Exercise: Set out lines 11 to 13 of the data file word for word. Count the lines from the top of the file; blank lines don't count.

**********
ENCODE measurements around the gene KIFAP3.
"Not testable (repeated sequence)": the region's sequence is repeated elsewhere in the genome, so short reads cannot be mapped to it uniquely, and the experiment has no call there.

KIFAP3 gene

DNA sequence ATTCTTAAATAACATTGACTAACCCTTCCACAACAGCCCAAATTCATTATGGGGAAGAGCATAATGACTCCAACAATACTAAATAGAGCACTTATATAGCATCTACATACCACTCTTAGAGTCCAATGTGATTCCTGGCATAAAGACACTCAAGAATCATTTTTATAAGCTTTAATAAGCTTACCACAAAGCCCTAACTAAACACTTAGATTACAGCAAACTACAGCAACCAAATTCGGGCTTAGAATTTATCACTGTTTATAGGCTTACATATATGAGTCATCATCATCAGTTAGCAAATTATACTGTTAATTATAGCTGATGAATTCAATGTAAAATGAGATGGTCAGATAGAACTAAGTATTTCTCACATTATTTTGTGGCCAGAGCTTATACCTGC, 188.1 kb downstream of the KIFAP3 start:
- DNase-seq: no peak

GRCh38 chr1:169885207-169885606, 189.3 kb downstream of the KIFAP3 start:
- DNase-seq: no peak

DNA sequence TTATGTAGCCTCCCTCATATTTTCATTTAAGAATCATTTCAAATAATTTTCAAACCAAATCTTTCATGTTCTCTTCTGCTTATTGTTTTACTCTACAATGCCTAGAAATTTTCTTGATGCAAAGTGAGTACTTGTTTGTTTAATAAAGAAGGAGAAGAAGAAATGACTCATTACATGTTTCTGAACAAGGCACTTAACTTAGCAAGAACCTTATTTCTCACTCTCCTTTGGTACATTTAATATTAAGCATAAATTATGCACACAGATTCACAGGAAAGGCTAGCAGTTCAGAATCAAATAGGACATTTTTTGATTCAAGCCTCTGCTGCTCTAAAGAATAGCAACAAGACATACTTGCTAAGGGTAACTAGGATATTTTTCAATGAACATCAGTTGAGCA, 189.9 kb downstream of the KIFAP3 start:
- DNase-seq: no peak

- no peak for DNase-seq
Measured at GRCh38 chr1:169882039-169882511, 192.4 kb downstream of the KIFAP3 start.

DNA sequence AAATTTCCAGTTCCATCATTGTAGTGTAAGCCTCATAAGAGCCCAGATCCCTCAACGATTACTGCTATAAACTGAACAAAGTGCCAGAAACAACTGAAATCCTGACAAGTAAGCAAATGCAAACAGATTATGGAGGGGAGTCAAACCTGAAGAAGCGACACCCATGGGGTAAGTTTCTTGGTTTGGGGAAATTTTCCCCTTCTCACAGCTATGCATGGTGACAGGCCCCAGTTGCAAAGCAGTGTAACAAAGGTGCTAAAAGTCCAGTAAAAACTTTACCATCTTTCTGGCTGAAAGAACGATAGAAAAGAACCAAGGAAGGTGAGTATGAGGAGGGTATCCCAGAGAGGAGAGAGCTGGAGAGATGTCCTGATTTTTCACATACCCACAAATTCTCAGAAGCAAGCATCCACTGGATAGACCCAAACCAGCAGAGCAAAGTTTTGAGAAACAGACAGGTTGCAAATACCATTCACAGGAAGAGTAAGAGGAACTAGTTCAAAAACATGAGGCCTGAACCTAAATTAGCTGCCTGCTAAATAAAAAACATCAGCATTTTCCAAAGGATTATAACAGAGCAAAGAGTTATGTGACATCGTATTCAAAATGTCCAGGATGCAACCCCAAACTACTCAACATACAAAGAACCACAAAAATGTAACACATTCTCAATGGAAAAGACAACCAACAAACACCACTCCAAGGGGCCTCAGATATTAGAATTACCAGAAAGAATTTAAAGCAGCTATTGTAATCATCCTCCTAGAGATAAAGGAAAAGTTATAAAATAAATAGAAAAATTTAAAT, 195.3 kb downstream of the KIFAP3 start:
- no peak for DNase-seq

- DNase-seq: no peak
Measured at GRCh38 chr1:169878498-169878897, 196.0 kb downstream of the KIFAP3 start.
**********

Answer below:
Measured at GRCh38 chr1:169882039-169882511, 192.4 kb downstream of the KIFAP3 start.

DNA sequence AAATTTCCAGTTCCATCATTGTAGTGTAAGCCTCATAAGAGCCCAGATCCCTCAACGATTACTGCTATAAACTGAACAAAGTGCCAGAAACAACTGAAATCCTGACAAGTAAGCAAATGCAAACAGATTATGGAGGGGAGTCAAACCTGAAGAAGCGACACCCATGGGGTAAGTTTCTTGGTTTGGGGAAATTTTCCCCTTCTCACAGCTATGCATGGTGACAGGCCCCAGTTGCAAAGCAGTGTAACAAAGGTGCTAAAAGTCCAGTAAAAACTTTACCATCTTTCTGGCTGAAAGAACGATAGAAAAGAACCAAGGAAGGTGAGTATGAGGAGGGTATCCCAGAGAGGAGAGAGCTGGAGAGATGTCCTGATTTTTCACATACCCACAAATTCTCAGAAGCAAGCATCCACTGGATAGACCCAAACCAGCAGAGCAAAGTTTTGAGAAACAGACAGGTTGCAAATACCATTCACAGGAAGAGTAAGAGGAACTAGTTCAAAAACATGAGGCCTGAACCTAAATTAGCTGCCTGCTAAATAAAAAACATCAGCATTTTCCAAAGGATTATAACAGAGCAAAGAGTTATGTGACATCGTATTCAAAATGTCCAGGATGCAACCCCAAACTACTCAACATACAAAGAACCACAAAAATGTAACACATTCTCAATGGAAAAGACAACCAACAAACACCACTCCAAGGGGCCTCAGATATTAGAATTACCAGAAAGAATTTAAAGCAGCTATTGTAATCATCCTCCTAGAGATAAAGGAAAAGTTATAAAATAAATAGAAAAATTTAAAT, 195.3 kb downstream of the KIFAP3 start:
- no peak for DNase-seq